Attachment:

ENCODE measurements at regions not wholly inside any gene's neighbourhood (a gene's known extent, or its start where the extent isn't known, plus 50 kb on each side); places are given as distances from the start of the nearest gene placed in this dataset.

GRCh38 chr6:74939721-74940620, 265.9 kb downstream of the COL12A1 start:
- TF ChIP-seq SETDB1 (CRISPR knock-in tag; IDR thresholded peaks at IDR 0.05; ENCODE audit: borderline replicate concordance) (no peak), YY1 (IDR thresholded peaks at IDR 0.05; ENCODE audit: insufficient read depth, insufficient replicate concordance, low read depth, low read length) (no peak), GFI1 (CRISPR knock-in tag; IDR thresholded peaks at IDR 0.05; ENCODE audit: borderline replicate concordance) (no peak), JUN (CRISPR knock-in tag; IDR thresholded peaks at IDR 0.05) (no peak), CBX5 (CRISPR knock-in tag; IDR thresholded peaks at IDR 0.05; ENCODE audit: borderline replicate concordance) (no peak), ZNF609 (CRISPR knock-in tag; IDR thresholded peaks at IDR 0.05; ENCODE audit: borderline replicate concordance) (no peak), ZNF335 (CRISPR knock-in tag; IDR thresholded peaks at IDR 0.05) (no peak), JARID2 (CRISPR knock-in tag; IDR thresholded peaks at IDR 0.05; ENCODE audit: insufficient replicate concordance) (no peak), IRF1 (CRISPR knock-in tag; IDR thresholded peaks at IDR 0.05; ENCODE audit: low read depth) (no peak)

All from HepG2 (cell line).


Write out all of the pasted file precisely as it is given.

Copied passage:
ENCODE measurements at regions not wholly inside any gene's neighbourhood (a gene's known extent, or its start where the extent isn't known, plus 50 kb on each side); places are given as distances from the start of the nearest gene placed in this dataset.

GRCh38 chr6:74939721-74940620, 265.9 kb downstream of the COL12A1 start:
- TF ChIP-seq SETDB1 (CRISPR knock-in tag; IDR thresholded peaks at IDR 0.05; ENCODE audit: borderline replicate concordance) (no peak), YY1 (IDR thresholded peaks at IDR 0.05; ENCODE audit: insufficient read depth, insufficient replicate concordance, low read depth, low read length) (no peak), GFI1 (CRISPR knock-in tag; IDR thresholded peaks at IDR 0.05; ENCODE audit: borderline replicate concordance) (no peak), JUN (CRISPR knock-in tag; IDR thresholded peaks at IDR 0.05) (no peak), CBX5 (CRISPR knock-in tag; IDR thresholded peaks at IDR 0.05; ENCODE audit: borderline replicate concordance) (no peak), ZNF609 (CRISPR knock-in tag; IDR thresholded peaks at IDR 0.05; ENCODE audit: borderline replicate concordance) (no peak), ZNF335 (CRISPR knock-in tag; IDR thresholded peaks at IDR 0.05) (no peak), JARID2 (CRISPR knock-in tag; IDR thresholded peaks at IDR 0.05; ENCODE audit: insufficient replicate concordance) (no peak), IRF1 (CRISPR knock-in tag; IDR thresholded peaks at IDR 0.05; ENCODE audit: low read depth) (no peak)

All from HepG2 (cell line).